Afterwards, in the final stage of each operation 3 points were marked on the tip and caudal septum with bleu de methylene [Table/Fig-1]. These 3 points included: points A and B on the cephalic edge of the dome on each side with 2 mm distance from the cephalic margin of the medial crura. The third point (i.e., point C) was on the anterior part of the caudal septum [Table/Fig-2]. Here it should be mentioned that before placing sutures, it was necessary to sculpt the anterior septal angle to the desired shape. The suture was bilaterally placed between the medial third portion of the lateral crura (dome area) just posterior to the junction of the intermediate and lateral crura along their cephalic borders and anterior caudal septal angle.

[Table/Fig-1]:
Technique schematic view. A- right new dome of lower cartilage. B- left new dome of lower cartilage. C- nasal cartilaginous septum.
[Table/Fig-2]:
Intraoperative view of this technique. A- right new dome of lower cartilage. B- left new dome of lower cartilage. C- nasal cartilaginous septum.

A non-absorbable suture (Prolene or Nylene5-0) was inserted through point A from the cephalic side of one dome to point B on the cephalic side of another dome and finally through point C on the anterior part of caudal septum. In other words, Prolene or Nylene 5-0 was used in a loop manner suture from the cephalic side of each dome to the anterior part of caudal septum [Table/Fig-1]. Intraoperatively, the exact effect of this suture can be determined by observing the domes movement as the suture is tightened. The knot is placed in buried interrupted fashion. The suture is tightened incrementally, which enables the surgeon to set the inter-domal and dome septal angle distance or reduce it if necessary.

Since this suture is placed in the cephalic part of the dome and anterior of caudal septum retraction of the columella is not observed and its effect on the inter-domal distance is less. In order to prevent the widening and flattening of the lower lateral cartilage, only the interdomal suture and columellar strut were used in all patients in the usual manner. In the patient with mild or border-lined projection, the suture was used with caution in order to save the tip-to-septal distance.

This suture completed Daniel’s suture and in it, all the required techniques for reforming cartilages and tip were used. Care was taken to pass the suture along equal points on each dome to enable proper alignment with the transverse and vertical tip plane. Caution is necessary so the suture is not secured too tight, which would result in excess crura flare and overly supra tip depression. Consequently, this suture was used in the final part of operation for better establishment of the domes and for providing a favorite tip definition. The above-mentioned suture was used in patient tip rotation with increased columellar retraction for achieving ideal tip definition and it corrects tip projection by tip rotation.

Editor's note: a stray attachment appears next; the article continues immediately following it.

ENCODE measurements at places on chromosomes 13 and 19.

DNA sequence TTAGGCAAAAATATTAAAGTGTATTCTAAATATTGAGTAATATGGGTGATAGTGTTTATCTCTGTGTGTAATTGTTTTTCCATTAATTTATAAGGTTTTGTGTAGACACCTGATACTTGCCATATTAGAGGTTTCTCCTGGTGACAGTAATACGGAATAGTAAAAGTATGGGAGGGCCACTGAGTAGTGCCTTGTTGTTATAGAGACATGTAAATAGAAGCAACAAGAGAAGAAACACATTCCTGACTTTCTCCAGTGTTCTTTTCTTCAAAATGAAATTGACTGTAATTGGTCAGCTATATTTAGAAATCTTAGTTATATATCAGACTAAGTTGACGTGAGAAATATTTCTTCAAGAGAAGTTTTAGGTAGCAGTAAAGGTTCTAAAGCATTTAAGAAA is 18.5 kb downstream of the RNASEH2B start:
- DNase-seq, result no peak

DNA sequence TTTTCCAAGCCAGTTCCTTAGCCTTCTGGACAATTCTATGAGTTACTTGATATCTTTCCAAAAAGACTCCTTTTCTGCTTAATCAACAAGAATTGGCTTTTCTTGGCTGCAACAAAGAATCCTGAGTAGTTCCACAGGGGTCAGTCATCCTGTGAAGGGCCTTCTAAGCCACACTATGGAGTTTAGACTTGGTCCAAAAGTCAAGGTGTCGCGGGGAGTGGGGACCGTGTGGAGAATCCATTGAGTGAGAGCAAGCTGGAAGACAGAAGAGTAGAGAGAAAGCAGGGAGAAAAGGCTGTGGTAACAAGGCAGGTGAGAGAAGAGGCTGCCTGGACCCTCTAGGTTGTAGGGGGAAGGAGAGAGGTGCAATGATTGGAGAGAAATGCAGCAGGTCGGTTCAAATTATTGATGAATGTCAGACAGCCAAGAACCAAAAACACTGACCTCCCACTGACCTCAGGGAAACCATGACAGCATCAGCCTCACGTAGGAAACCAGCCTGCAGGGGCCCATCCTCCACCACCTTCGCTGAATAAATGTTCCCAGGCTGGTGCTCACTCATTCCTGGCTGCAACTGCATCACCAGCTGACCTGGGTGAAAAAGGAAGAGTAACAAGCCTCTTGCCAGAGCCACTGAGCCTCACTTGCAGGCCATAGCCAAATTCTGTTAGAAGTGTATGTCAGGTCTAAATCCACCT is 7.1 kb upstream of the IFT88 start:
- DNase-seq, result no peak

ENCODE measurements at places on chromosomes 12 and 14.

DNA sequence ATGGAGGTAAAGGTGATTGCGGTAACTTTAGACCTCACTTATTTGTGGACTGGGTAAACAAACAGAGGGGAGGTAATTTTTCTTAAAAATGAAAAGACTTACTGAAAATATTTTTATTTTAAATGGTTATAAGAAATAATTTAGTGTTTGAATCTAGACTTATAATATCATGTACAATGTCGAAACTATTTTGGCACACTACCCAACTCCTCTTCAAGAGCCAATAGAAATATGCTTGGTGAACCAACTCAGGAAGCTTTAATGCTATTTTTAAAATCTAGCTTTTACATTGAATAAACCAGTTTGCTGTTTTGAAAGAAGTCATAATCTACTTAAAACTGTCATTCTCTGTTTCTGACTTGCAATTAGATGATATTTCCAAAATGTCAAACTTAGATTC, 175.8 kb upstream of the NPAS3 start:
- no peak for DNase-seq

Results

The patients were followed-up from 22 to 72 months (mean = 52.3). The projection and rotation was satisfactory in most patients and the final results persisted with only minimal changes over time. One patient encountered depression in the supra tip after 3 weeks, hence suture was removed and the patients breathing was revived. Three patients encountered widening in the tip area, which was corrected during revision by replacing the inter-dome. In four other patients revision was done for other reasons such as osteotomy asymmetry, dorsum depression, and hump remain. In some patients the outcomes were adverse and repeat surgery was required [Table/Fig-3,,44].

[Table/Fig-3]:
A patient’s before (A) and after (B) nasal tip projection and supra tip break formation by using this technique.
  • The postoperative frontal view shows a narrower nasal tip and shorter nose with more upper lip visible.
  • The postoperative left and
...
[Table/Fig-4]:
Frontal, left lateral, right lateral and base view of a patient’s before (A) and after (B) nasal tip projection and supra tip break formation by using this technique.
  • The postoperative frontal view shows a narrower nasal tip and shorter nose with
...

Nevertheless, this new suture maintains the favorite tip definition with slight dorsal tip inclination. Indeed, it causes a two-point definition as the columellar lobular angle and supra tip break definition. In addition, long-term follow up shows that this new suture (i.e., cephalic dome septal rotation suture) is able to maintain optimal position of supra tip break and definition. All patients were followed up six months post-surgery. However, in the one-year follow-up 17 out of 62 patients did not refer to our center for evaluation, although they stated they were satisfied with the results on phone conversations [Table/Fig-5].

[Table/Fig-5]:
Patients’ follow-up data after Conventional rhinoplasty with this new suture technique.